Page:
Wednesday, 17 August 2016

Leadville 100

At 4am on Saturday morning I was struggling to eat a breakfast of oats and gluten free bread forcefully washed down with very strong coffee - I've been intolerant (to gluten as well as eating at 4am) for the last 10 years. It's not easy to eat in the middle of the night but with 100 miles of racing ahead it's essential.  



Warming up on an indoor trainer helped to raise my body temperature in anticipation of the fast downhill start in zero degrees celsius at 06.30am - a chilling experience when wearing only a skin suit and arm warmers. Fancying their chances a number of pro and ex-pro roadies took to the start and it appears that 'full gas' from the line is not a concept that they're used to! Teammate Jeremiah Bishop (JB) initiated an attack almost straight from the shotgun, a pace that the chase group - consisting largely of said roadies - did not want to follow, allowing JB and MTBr Todd Wells (eventual winner) to ride out of sight within minutes! Now if JB had made me privy to his race tactic I'd have been sure to position myself favourably but he kept his cards firmly to his chest! The initial leisurely pace allowed the roadies chance to have a good old natter amongst themselves but it cost me 2 minutes relative to the previous year before the first steep rocky climb of the day up to Carter's Summit.  

Racing 100 miles takes careful preparation and a meticulous nutrition plan which must be adhered to! With an approximate race time of 7 hours and a target of 90g of carbohydrates per hour that's a lot of eating and drinking!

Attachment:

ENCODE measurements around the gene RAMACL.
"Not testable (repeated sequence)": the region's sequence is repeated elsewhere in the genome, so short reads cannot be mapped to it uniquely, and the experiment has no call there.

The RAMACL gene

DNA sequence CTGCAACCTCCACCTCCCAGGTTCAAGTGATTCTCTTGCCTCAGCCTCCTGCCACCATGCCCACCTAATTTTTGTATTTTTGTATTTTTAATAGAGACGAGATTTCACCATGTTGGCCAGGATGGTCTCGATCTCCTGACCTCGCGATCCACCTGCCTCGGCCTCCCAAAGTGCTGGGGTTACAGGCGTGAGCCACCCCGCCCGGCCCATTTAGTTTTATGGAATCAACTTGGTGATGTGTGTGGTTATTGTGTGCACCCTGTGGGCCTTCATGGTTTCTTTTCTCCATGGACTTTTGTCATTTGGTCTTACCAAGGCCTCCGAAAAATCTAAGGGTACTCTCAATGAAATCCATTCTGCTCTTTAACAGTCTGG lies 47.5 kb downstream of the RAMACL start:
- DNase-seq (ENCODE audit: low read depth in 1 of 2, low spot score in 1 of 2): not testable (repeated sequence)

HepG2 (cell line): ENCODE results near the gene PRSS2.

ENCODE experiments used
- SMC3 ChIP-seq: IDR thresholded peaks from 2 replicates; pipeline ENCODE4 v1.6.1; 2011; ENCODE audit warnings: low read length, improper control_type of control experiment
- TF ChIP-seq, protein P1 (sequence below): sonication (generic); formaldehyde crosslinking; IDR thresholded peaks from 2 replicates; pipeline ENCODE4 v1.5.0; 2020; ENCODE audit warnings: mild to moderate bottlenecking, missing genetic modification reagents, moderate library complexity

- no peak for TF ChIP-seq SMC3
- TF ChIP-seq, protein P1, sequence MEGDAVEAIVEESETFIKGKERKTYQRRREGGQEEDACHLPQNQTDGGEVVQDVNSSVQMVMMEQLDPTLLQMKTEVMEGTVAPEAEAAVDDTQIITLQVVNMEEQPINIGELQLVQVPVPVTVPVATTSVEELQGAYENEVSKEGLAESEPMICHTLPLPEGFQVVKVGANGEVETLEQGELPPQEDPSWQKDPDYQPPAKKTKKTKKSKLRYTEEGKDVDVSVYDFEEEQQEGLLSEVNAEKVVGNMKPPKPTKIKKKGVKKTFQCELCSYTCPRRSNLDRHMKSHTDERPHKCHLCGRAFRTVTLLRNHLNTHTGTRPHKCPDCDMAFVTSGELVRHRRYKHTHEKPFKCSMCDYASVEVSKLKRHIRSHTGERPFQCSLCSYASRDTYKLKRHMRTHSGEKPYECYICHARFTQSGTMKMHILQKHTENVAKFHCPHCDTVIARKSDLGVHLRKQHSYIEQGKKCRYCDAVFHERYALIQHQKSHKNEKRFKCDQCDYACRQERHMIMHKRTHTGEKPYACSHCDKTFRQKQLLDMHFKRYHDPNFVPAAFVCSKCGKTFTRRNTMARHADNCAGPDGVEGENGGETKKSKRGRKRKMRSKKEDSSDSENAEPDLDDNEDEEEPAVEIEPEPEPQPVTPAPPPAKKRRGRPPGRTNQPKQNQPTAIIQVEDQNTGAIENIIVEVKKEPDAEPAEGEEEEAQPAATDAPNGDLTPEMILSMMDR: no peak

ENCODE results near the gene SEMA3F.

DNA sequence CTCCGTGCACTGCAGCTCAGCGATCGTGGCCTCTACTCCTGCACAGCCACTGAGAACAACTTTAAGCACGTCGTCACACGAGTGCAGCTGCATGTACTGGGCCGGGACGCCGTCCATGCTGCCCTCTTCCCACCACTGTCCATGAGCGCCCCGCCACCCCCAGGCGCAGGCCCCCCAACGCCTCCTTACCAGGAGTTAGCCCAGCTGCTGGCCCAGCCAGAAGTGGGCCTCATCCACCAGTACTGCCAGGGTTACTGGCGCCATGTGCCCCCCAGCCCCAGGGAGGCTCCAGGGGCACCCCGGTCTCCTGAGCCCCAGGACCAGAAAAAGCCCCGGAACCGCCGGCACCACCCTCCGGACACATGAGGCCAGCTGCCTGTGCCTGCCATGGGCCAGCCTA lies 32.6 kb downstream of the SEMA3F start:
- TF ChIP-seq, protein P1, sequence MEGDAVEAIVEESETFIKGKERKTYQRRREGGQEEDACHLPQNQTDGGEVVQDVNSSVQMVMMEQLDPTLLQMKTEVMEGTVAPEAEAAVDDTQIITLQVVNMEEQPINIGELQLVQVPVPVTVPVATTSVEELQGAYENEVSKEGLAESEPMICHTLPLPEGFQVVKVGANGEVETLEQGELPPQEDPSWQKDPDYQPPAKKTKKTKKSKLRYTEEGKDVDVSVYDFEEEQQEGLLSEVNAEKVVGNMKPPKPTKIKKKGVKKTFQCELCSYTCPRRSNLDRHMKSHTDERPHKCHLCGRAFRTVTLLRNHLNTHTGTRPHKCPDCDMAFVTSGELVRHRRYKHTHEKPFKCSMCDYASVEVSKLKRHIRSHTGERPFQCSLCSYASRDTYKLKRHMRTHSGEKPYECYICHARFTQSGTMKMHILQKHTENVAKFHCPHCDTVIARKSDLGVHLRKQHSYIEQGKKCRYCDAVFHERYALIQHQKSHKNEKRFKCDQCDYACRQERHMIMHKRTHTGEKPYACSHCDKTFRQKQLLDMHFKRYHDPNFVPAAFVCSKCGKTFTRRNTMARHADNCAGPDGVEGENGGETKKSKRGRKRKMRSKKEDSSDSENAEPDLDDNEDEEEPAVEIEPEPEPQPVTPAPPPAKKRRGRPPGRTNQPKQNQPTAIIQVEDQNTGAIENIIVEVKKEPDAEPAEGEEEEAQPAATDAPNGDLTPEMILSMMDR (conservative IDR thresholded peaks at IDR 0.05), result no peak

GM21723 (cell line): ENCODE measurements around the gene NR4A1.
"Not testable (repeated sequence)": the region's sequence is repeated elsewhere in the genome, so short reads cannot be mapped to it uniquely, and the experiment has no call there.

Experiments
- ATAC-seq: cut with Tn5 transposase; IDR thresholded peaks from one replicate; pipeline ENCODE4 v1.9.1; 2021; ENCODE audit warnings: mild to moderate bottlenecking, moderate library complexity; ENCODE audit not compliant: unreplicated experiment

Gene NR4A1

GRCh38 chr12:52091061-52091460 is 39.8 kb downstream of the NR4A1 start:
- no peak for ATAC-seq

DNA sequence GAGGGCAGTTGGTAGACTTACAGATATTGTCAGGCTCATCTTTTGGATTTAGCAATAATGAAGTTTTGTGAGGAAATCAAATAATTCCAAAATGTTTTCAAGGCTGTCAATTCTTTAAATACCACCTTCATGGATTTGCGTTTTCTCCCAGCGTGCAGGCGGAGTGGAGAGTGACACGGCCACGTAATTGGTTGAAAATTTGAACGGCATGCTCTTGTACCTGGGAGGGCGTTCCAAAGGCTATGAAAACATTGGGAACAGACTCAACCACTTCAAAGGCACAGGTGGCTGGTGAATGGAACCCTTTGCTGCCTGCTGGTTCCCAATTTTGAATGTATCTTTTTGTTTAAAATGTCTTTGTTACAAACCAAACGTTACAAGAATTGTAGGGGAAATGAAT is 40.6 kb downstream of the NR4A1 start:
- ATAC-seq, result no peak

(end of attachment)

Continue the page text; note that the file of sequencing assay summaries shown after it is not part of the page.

This distance is only one challenge, the biggest hurdle is the altitude: 10,000ft of climbing all an a elevation in excess of 10,000ft commands the greatest respect! Leadville 100 has become a world famous mountain bike race with it's 100 mile out and back course, the turning point is at the highest point: Columbine Mountain at 12,500ft.     





The terrain is pretty mixed with smooth dirt tracks and some long asphalt sections as well as steep rocky climbs, which given the out-and-back nature of the course also become fast, puncture prone descents on the return journey - especially when descending Columbine at high speed whilst dodging a long procession of on-coming riders who are usually gazing at the ground in utter exhaustion! I chose to ride my Canyon Exceed CF SLX (hardtail) with 2.2 Continental Race Kings front (19psi) and rear (20psi) - opting for a lower starting pressure to allow for the increase associated with increasing altitude and air temperature.


With two previous wins (2013, 2014) my aim was undoubtedly to win my third title but at the same time I also had my eye fixed on a sub-7 hour race time. To break 7 hours requires many factors to fall neatly into place including having a good group of riders working together along the flatter sections of the course - although I often had a group not everyone was happy to pull through, which caused group morale to collapse and the pace to slow. At the top of Columbine - the 50 mile turning point - I was on 7 hour pace though I didn't know it because my computer had long stopped working. My legs felt strong back up the notorious Powerline Climb and all the way to the red carpet back in Leadville town centre but alas the big clock showed 7 hours and 5 minutes. Upon seeing the time initial disappointment gradually gave way to pride at having won my third Leadville 100 title while finishing 14th overall of 2000 riders and ahead of some pretty well known roadies 😉